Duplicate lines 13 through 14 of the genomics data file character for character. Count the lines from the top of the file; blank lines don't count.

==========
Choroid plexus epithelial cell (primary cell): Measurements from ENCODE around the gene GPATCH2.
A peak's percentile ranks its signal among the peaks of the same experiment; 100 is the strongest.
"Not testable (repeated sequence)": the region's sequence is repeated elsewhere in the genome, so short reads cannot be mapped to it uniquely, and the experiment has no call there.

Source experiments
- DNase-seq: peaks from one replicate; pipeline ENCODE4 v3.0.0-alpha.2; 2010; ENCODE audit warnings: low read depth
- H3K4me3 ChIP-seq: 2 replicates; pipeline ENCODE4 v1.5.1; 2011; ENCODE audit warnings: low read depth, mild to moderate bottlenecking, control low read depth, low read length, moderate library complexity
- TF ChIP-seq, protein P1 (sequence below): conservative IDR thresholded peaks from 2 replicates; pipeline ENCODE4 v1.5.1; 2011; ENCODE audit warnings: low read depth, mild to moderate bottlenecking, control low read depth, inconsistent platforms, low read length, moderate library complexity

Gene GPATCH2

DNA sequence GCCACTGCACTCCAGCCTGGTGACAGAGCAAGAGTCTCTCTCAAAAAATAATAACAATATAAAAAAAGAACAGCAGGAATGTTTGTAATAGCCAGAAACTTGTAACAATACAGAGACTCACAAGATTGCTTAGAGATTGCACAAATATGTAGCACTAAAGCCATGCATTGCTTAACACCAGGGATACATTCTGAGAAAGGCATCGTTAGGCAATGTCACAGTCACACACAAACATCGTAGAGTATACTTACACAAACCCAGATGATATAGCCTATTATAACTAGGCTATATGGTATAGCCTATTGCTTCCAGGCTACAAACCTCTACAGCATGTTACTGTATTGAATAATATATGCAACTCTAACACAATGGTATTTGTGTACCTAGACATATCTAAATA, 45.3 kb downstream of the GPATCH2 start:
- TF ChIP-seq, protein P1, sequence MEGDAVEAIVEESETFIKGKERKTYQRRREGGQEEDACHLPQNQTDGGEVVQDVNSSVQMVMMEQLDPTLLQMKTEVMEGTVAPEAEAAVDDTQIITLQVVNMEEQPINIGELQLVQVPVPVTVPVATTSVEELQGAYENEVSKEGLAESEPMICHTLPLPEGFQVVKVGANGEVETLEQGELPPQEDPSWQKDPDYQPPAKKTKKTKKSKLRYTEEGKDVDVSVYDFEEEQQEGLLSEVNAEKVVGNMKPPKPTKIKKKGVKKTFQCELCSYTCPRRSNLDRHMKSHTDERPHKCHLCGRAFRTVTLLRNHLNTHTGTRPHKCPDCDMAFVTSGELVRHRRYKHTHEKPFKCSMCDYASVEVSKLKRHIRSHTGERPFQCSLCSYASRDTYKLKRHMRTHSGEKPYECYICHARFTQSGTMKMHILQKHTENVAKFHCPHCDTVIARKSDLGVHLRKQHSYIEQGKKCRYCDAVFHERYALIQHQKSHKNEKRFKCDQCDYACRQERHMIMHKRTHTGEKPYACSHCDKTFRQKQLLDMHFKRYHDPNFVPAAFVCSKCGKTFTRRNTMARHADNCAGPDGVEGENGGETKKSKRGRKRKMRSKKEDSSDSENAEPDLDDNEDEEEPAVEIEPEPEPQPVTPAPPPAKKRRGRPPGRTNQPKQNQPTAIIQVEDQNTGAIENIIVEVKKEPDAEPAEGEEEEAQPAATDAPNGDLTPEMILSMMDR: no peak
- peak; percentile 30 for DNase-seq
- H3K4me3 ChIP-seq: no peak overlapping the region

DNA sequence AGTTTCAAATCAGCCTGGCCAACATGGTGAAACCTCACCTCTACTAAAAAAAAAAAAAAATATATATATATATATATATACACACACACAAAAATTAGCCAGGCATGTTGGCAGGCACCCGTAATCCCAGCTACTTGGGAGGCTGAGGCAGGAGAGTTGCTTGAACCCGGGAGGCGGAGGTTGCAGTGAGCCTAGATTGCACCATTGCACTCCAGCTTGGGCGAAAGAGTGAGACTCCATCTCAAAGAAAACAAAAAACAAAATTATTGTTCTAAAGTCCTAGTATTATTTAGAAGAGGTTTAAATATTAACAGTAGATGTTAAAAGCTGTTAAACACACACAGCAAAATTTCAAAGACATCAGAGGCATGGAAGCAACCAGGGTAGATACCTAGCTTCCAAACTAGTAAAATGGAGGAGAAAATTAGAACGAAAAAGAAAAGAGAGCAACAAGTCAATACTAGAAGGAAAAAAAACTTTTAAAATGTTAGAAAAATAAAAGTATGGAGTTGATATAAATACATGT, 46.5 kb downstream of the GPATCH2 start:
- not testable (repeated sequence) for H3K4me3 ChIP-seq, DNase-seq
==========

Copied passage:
DNA sequence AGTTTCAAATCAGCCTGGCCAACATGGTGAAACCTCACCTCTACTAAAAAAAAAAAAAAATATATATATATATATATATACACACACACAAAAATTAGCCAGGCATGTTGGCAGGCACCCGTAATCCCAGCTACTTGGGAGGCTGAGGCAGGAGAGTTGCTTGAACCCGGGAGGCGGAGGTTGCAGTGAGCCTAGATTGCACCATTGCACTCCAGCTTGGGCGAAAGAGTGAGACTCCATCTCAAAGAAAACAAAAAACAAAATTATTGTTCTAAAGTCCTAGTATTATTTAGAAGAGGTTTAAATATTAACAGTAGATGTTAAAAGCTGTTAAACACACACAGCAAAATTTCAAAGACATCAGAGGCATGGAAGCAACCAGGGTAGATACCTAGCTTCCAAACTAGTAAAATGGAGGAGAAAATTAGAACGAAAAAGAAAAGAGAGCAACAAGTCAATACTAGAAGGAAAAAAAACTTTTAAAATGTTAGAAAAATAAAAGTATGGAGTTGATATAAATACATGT, 46.5 kb downstream of the GPATCH2 start:
- not testable (repeated sequence) for H3K4me3 ChIP-seq, DNase-seq